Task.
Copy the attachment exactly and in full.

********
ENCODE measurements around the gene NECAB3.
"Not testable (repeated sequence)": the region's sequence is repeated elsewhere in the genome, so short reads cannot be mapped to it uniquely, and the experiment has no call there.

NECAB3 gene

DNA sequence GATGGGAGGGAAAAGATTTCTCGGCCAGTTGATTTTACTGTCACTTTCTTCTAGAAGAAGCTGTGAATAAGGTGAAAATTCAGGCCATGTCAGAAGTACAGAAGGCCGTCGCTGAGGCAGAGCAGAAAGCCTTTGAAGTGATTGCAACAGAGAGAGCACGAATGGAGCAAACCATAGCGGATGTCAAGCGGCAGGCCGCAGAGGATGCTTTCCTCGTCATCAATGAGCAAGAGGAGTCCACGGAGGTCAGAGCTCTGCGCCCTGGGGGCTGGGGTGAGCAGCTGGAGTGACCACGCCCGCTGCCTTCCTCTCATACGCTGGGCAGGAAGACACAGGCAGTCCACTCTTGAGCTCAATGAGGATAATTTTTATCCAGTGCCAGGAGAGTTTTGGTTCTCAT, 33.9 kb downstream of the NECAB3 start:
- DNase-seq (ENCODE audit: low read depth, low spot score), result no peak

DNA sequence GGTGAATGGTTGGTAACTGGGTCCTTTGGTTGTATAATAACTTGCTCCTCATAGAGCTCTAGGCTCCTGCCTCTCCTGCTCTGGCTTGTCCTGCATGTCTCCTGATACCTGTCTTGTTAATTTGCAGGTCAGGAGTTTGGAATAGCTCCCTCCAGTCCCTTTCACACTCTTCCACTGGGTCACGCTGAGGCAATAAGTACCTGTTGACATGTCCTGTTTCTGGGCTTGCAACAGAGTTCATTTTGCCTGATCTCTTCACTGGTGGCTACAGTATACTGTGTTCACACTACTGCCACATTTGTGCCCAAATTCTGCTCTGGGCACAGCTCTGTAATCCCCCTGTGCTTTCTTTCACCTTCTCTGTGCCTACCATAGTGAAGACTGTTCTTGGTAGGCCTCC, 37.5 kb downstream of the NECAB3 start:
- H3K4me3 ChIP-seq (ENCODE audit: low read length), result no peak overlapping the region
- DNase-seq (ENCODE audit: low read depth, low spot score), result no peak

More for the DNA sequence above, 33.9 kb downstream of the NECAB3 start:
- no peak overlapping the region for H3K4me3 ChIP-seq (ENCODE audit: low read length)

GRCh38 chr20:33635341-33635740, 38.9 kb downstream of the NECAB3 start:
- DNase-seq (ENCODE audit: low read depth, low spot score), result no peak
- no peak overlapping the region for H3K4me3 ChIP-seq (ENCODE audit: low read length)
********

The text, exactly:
ENCODE measurements around the gene NECAB3.
"Not testable (repeated sequence)": the region's sequence is repeated elsewhere in the genome, so short reads cannot be mapped to it uniquely, and the experiment has no call there.

NECAB3 gene

DNA sequence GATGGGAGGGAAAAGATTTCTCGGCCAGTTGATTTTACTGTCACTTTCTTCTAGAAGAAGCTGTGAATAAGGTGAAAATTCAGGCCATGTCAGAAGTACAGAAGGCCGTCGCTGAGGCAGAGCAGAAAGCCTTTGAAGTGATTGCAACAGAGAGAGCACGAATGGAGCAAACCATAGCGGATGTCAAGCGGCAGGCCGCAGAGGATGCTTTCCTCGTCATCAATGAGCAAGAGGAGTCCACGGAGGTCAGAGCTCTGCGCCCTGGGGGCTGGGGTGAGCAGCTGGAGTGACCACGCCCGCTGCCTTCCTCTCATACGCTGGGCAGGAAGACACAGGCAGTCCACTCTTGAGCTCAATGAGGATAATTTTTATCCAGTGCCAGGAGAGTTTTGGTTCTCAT, 33.9 kb downstream of the NECAB3 start:
- DNase-seq (ENCODE audit: low read depth, low spot score), result no peak

DNA sequence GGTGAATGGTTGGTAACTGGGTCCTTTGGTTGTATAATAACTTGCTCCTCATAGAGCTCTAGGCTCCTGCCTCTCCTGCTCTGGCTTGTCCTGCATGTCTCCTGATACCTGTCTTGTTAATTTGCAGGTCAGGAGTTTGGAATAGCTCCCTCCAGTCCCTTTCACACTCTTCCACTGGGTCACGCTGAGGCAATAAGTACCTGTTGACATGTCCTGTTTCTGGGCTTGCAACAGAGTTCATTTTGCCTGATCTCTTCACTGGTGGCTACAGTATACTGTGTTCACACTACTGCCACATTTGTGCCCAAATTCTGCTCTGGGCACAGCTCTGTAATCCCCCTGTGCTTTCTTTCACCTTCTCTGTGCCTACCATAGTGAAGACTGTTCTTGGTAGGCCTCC, 37.5 kb downstream of the NECAB3 start:
- H3K4me3 ChIP-seq (ENCODE audit: low read length), result no peak overlapping the region
- DNase-seq (ENCODE audit: low read depth, low spot score), result no peak

More for the DNA sequence above, 33.9 kb downstream of the NECAB3 start:
- no peak overlapping the region for H3K4me3 ChIP-seq (ENCODE audit: low read length)

GRCh38 chr20:33635341-33635740, 38.9 kb downstream of the NECAB3 start:
- DNase-seq (ENCODE audit: low read depth, low spot score), result no peak
- no peak overlapping the region for H3K4me3 ChIP-seq (ENCODE audit: low read length)